PVN wants deposits unfrozen to fund delayed, cash-strapped power plant

By Anh Minh and Huong Thuy   August 19, 2018 | 11:06 pm PT
PVN wants deposits unfrozen to fund delayed, cash-strapped power plant
The Thai Binh 2 thermal power project's first turbine should have gone on stream three years ago. Photo by VnExpress
PVN is seeking to withdraw $5.5 million worth of frozen deposits its subsidiaries have in OceanBank to finance its much-delayed Thai Binh 2 plant.

The deposit accounts of PetroVietnam Construction JSC (PVC) and Petroleum Industrial and Civil Construction JSC (PVC-IC) have been blocked since the embattled bank was acquired by the central bank for zero dong in 2015.

The state-run PetroVietnam (PVN) is building the 1,200MW Thai Binh 2 thermal power project, part of the Thai Binh Power Center in the northern province of Thai Binh, and PVC is the EPC contractor with a $1.2 billion contract.

The Ministry of Industry and Trade reported to the government recently that only 83 per cent of the plant has been built though the work has been going on for six years now.

Its first turbine should have gone on stream three years ago.

Unfreezing the deposits is one of the funding solutions PVN has proposed to relevant authorities.

Of the VND127 billion ($5.5 million), VND82 billion ($3.53 million) belongs to PVC.

In response to PVN’s plea, the State Bank of Vietnam (SBV) said it is instructing OceanBank to outline a restructuring plan for submission to the government.

The deposit issue would be handled as part of the bank’s restructuring, with the money returned to depositors in phases after approval from authorities, it said.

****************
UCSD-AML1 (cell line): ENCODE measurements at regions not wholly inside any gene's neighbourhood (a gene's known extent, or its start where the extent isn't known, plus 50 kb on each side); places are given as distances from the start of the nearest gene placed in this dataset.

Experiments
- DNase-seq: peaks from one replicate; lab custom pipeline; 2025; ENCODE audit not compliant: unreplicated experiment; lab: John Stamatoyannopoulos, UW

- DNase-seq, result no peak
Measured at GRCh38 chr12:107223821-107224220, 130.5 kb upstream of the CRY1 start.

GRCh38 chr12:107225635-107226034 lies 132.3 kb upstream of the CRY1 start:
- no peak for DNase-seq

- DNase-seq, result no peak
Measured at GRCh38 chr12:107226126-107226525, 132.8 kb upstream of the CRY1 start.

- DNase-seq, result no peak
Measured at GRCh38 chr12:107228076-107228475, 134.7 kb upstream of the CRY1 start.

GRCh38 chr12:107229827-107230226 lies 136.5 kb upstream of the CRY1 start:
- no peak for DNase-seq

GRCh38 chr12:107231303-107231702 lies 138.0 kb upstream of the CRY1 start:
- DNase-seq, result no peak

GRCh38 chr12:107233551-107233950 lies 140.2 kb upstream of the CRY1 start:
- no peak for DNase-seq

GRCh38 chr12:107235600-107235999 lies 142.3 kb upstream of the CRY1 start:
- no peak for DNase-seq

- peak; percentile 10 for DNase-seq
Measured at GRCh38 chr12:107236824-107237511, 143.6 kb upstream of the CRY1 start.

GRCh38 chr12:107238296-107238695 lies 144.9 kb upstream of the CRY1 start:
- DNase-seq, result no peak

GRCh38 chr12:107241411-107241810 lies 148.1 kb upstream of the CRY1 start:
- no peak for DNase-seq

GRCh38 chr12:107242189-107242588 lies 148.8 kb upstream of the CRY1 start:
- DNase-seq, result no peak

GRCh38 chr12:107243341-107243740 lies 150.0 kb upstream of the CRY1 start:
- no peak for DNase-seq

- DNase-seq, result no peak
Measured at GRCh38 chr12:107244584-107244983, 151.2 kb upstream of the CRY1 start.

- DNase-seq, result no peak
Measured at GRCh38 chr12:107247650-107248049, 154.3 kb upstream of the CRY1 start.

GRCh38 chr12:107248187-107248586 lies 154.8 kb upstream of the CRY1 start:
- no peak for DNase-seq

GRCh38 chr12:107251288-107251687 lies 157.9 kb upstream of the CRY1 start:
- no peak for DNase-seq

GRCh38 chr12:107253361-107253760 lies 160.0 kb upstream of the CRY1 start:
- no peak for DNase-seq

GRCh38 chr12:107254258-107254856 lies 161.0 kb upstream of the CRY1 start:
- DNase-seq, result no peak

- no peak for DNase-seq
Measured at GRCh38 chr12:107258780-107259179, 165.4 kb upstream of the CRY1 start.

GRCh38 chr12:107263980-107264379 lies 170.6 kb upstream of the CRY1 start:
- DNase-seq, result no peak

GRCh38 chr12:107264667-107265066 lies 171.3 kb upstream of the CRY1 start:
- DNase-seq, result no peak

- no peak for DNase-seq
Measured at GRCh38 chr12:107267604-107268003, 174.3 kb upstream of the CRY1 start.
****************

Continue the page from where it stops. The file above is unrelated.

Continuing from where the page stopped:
The 2010 Law on Credit Institutions limits credit lending to a single customer to 15 per cent of a bank’s equity.

So PVN has petitioned the SBV to give approval to banks seeking permission to exceed the limit. The central bank has promised to seek the government’s permission for banks to exceed the cap.

But it said PVN has failed to submit a full set of documents related to the Thai Binh 2 project’s amended investment capital and feasibility study.

PVN has also sought permission to borrow from the state-run Vietnam Development Bank (VDB) as another financing option.

But the SBV rejected this proposal saying the project is not entitled to the government’s policy credit.

The Ministry of Industry and Trade, which oversees the power sector, said it wants the government to instruct the SBV to submit a restructuring plan for OceanBank soon so that the issue of PVN subsidiaries’ deposits at the bank could be addressed early.

PVN recently urged authorities to allow PVC to continue being the EPC contractor, and said it plans to have the first turbine running by June 2019 and the second three months later.

A court ruling last May found Dinh La Thang, former chairman of PVN, responsible for the actions of PVC general director Trinh Xuan Thanh that caused losses of more than VND119 billion ($5.24 million) to the Thai Binh 2 project.

The court said Thang violated regulations by assigning PVC as the EPC contractor for the plant.

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